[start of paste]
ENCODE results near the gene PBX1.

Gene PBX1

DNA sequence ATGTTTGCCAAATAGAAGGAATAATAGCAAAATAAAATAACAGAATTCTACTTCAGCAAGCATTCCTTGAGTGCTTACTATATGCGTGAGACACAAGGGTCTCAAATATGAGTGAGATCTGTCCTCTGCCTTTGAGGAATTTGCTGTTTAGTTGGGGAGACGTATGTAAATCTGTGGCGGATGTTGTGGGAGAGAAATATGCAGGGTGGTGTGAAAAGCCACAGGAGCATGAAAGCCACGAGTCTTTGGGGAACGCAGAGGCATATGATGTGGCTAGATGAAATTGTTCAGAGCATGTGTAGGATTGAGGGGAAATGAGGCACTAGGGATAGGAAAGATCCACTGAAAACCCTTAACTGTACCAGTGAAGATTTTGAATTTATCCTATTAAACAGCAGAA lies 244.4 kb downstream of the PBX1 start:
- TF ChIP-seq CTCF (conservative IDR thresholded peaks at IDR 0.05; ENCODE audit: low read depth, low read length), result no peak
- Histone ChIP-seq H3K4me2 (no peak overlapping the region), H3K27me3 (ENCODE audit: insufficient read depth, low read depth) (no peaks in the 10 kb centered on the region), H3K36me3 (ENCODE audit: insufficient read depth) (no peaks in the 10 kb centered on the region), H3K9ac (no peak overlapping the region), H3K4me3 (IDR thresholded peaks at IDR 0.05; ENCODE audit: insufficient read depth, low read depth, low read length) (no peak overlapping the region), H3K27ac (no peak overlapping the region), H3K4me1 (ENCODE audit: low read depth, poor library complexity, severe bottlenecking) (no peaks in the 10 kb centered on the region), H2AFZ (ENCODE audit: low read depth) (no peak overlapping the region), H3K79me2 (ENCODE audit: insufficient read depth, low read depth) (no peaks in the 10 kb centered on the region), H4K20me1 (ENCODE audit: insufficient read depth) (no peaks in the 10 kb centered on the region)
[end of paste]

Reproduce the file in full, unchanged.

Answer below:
ENCODE results near the gene PBX1.

Gene PBX1

DNA sequence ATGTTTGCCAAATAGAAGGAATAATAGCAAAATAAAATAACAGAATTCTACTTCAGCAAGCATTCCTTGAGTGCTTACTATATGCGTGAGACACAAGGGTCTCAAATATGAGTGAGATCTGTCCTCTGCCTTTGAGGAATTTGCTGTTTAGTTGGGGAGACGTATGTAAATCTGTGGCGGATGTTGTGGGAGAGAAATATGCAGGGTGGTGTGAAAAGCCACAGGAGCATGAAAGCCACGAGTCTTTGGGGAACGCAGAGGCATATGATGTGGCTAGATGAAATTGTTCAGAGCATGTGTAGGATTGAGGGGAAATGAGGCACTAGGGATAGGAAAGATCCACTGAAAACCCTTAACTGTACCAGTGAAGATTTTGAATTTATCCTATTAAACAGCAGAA lies 244.4 kb downstream of the PBX1 start:
- TF ChIP-seq CTCF (conservative IDR thresholded peaks at IDR 0.05; ENCODE audit: low read depth, low read length), result no peak
- Histone ChIP-seq H3K4me2 (no peak overlapping the region), H3K27me3 (ENCODE audit: insufficient read depth, low read depth) (no peaks in the 10 kb centered on the region), H3K36me3 (ENCODE audit: insufficient read depth) (no peaks in the 10 kb centered on the region), H3K9ac (no peak overlapping the region), H3K4me3 (IDR thresholded peaks at IDR 0.05; ENCODE audit: insufficient read depth, low read depth, low read length) (no peak overlapping the region), H3K27ac (no peak overlapping the region), H3K4me1 (ENCODE audit: low read depth, poor library complexity, severe bottlenecking) (no peaks in the 10 kb centered on the region), H2AFZ (ENCODE audit: low read depth) (no peak overlapping the region), H3K79me2 (ENCODE audit: insufficient read depth, low read depth) (no peaks in the 10 kb centered on the region), H4K20me1 (ENCODE audit: insufficient read depth) (no peaks in the 10 kb centered on the region)